Prep the strawberries by steming them and slicing them in half. Place into a bowl and sprinkle with 3 tablespoons sugar. Stir together and let sit for 30 minutes. After 30 minutes, mash the strawberries in two batches. Sprinkle each half with 1 tablespoons sugar and allow to sit for another 30 minutes.
Yummy strawberries 'mascerating'.
Sift together flour, salt, baking soda and cornflour.
Cream the butter with the sugar until light and fluffy. Add eggs one at a time, mixing well each time. Add sour cream and vanilla and mix until combined. Add sifted dry ingredients and mix on low speed until just barely combined.
Pour into greased and floured 20cm cake pan.
Ready to go...
Bake at 180 degrees for 45 to 50 minutes or until a skewer comes out clean. Remove from cake pan as soon as you pull it out of the oven, and place on a cooling rack and allow it to cool completely.
To make the icing combine cream cheese, butter, sifted powdered sugar, vanilla, and dash of salt in a mixing bowl. Mix until very light and fluffy.
Slice cake in half through the middle. Spread strawberries evenly over each half (cut side up), pouring on all the juices. Place cake halves into the freezer for five minutes, just to make icing easier.
Remove from freezer. Use a little less than 1/3 of the icing to spread over the top of the strawberries on the bottom layer.
Place the second layer on top. Add half of the remaining icing to the top spreading evenly, then spread the remaining 1/3 cup around the sides.
Leave plain OR garnish with strawberry halves.
So, not quite a traditional strawberry shortcake but delicious all the same. Its a lovely cake for spring/summer time and perfect for an afternoon tea.
Wednesday, September 2, 2009
The recipe states drumsticks, but you could use any part of the chicken you prefer really. It also specifies panko crumbs, which I haven't been able to track down yet but I usually make some coarse bread crumbs from stale bread (like a pane di casa) or I think making crumbs from cornflakes would work OK too.
Crispy Yoghurt Chicken
6-8 chicken drumsticks (thighs, thigh fillets and breast fillets could all work too)
2 cups plain yoghurt (natural, Greek etc - I use Greek)
2 cloves of garlic
Juice of one lemon
2 cups (approx.) Panko breadcrumbs
Rinse and pat dry the chicken pieces and sprinkle with salt.
In a bowl combine the yoghurt with the crushed garlic cloves, chopped parsley and lemon juice.
Put the breadcrumbs in a separate bowl and add salt and pepper.
Grease a baking dish with butter.
Coat the chicken in the yoghurt mixture and then coat with crumbs. Place in the baking dish. Finally, place a small slice of butter in each drumstick. Cover with foil, then bake in a 180 degree oven for around 1 hour and then remove foil for the last 15 minutes of cooking.
Low fat tip: No need to sprinkle the chicken with salt or grease the baking dish; use low/reduced fat yoghurt and instead of buttering the chicken pieces, I simply spray them with cooking spray - they still brown nicely in the oven.
These are really yummy and the whole family enjoy them. There is a nice, subtle tang from the yoghurt and lemon that works well. Nice in the the lunch box the next day too!
I made another of her recipes recently, a Strawberry Shortcake - more on that to come!
Thursday, August 20, 2009
I made it as part of a Greek-themed feast I was having with Kaz and Chocolate Crackle. Kaz made really yummy bougatsa for dessert as well - it was filo heaven!
Make the syrup first and the pop into the fridge while you make the pastry part.
500g caster sugar
juice of 1/2 a lemon
1 tablespoon rosewater
1 tablespoon orange-flower water
For the pastry:
125g melted unsalted butter
400g filo pastry
Add water, sugar and lemon juice to a pot and bring to the boil. Keep it at boiling point for 5 minutes. Add the rosewater and flower water and then remove it from the heat. Pour it into a jug, let it cool and then chill it in the fridge.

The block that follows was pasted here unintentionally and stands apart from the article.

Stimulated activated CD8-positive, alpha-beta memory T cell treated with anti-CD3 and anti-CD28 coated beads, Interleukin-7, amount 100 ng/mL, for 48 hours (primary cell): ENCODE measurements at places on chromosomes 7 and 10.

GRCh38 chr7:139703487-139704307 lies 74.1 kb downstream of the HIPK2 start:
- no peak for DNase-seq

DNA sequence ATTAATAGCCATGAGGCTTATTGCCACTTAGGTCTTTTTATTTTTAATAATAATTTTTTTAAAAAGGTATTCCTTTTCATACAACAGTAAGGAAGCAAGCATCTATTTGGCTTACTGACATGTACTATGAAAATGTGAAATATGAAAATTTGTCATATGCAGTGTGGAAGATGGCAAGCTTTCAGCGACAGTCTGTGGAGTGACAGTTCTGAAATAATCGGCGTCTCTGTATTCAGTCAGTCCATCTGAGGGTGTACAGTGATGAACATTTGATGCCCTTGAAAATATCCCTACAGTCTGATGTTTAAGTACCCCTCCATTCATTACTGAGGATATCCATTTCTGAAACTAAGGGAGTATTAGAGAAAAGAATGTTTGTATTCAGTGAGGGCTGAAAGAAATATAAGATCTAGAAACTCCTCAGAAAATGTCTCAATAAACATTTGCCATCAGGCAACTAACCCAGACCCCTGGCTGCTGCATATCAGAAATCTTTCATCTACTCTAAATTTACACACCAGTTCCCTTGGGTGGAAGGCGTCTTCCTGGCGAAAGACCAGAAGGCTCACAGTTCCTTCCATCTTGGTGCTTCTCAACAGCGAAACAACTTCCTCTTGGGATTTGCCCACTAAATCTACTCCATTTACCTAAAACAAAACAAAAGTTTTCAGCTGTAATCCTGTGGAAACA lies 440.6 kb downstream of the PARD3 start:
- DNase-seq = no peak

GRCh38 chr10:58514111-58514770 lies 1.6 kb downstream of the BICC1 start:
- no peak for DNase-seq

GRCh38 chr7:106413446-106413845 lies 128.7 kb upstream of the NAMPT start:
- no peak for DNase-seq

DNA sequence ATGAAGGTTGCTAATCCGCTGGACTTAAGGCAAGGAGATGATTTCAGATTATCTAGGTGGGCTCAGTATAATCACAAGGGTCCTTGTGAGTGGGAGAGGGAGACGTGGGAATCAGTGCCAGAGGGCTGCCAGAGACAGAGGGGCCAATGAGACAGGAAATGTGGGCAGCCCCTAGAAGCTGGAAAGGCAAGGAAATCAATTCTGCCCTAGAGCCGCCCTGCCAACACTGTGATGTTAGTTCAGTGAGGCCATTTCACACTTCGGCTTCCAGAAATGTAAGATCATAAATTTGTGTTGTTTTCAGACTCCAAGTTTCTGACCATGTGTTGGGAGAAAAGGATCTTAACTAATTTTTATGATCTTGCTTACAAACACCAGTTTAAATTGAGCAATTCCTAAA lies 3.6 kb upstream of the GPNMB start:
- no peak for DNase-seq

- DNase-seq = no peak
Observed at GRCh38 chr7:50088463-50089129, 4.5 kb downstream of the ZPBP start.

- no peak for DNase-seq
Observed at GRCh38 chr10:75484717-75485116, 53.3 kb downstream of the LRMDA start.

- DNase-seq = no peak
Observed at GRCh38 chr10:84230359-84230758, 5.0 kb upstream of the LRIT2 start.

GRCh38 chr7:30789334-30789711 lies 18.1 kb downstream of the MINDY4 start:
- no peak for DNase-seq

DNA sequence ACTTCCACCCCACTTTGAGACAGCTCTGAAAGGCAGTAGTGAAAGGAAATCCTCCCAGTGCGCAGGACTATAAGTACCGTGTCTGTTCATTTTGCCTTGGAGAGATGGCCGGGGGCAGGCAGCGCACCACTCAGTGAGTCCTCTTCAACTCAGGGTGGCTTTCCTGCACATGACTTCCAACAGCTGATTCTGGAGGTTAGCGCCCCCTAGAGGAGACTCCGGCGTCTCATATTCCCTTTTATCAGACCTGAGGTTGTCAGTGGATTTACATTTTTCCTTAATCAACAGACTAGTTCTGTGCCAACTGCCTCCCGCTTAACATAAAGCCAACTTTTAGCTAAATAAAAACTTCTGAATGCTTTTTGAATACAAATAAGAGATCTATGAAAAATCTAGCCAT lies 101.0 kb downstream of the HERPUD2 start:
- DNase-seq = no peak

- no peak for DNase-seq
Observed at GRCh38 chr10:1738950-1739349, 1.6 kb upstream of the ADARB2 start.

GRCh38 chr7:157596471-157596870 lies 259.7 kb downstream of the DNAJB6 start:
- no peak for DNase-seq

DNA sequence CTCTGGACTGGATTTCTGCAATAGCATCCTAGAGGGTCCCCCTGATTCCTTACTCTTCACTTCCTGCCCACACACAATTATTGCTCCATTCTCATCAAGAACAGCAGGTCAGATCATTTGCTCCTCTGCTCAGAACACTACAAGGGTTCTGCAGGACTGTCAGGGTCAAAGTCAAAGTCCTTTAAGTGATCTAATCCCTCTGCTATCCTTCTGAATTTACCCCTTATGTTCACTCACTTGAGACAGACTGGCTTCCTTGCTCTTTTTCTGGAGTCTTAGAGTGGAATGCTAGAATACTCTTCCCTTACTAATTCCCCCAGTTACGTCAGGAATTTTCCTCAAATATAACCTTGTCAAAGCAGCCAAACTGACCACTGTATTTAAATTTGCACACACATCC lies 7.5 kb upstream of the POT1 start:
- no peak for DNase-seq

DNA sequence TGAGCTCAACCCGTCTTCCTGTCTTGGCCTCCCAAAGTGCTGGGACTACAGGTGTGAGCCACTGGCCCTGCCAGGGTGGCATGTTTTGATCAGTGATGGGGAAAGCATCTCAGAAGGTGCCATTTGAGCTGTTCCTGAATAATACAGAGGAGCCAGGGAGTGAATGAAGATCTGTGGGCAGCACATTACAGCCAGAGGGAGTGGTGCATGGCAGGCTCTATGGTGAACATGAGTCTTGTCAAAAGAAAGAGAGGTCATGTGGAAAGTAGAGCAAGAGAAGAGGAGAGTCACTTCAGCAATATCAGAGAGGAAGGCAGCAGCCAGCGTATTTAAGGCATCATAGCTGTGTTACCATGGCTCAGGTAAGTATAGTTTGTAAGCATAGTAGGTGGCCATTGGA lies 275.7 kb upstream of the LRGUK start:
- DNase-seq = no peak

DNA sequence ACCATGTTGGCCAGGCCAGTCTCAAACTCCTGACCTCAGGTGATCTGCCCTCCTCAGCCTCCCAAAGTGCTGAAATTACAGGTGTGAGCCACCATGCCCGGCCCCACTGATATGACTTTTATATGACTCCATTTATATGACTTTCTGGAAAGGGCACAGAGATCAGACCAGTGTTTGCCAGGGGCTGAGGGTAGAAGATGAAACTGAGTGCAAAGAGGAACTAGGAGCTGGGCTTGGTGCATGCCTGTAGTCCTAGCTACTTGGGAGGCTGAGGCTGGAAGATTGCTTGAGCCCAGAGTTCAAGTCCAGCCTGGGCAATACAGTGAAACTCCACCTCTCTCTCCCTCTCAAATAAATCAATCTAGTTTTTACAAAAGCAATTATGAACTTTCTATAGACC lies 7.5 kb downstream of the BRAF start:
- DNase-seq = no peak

Preheat the oven to 180ºc.
Awaiting its drenching in sweet nectar
As soon as it comes out of the oven, pour over half the cold syrup. Leave it a few minutes to soak in and then pour over the rest.
Buttery, pistachio-ey, rose scented bliss!! It doesn't get much better than this - and it was even better the next day.
Friday, August 14, 2009
Citrus Yoghurt Muffins
200g plain four
175g caster sugar
1tbsp grated lemon zest
1 tbsp grated orange zest
1 tbsp grated lime zest
1 tbsp baking powder
Pinch of salt
255ml fat-free plain yoghurt
115ml sunflower oil
1 lightly beaten egg
Preheat oven to 200 degrees. Grease a 12 cup muffin pan.
In a medium sized bowl combine the flour, sugar, lemon, orange & lime zest, baking powder and salt. In a separate bowl, beat the yoghurt, oil and egg until well blended. Add the flour mixture to the wet mixture, stirring until just combined. Don't overmix!
Spoon the batter into the pan and bake for 20 minutes. Remove from the oven and cool for 5 minutes, then remove muffins from the pan.
Store in an airtight container for up to 3 days or freeze for up to 3 months.
These were quite a hit in my house, and a healthy treat for little Miss J.
2-3 chicken breast fillets, sliced into schnizels
Plain flour - enough for coating the chicken
Mushrooms, thinly sliced
1/2 cup white wine
1/2 cup chicken stock
1/2 cup cream
Put the flour into a flat container/tray/plate and season with salt and pepper. Then prepare the chicken by slicing into thin pieces (escalopes) and bash with the meat hammer to flatten a bit if you need to. Coat each piece of chicken with the seasoned flour, tapping off any excess.
Heat some olive oil to the pan and fry chicken on both sides until golden brown. Cook in batches so you don't overcrowd the pan.
Low fat tip: To make this a bit healthier, omit the flour and fry the chicken using cooking spray in a non-stick pan, or bake or grill the chicken in the oven.
Once all the chicken has been cooked and removed from the pan, add the mushrooms to the pan making sure to scrape up all the nice brown bits the chicken has left behind. Add the stock, wine and cream to the mushrooms as well as a good squeeze of lemon. Cook down until its a nice rich brown colour. Add salt and pepper to taste. The sauce will thicken, so you may need to add more liquid (stock or wine) to ensure you have a good sauce-to-chicken ratio for serving
Low fat tip: You can use just stock instead of wine an stock and instead of cream, I use the same quantity of evaporated milk which worked really well.
Once its just about ready, add the chicken back to the pan to coat in the sauce and heat up. Serve the chicken with a generous spoonful of sauce. I usually serve with smashed potatoes and green beans.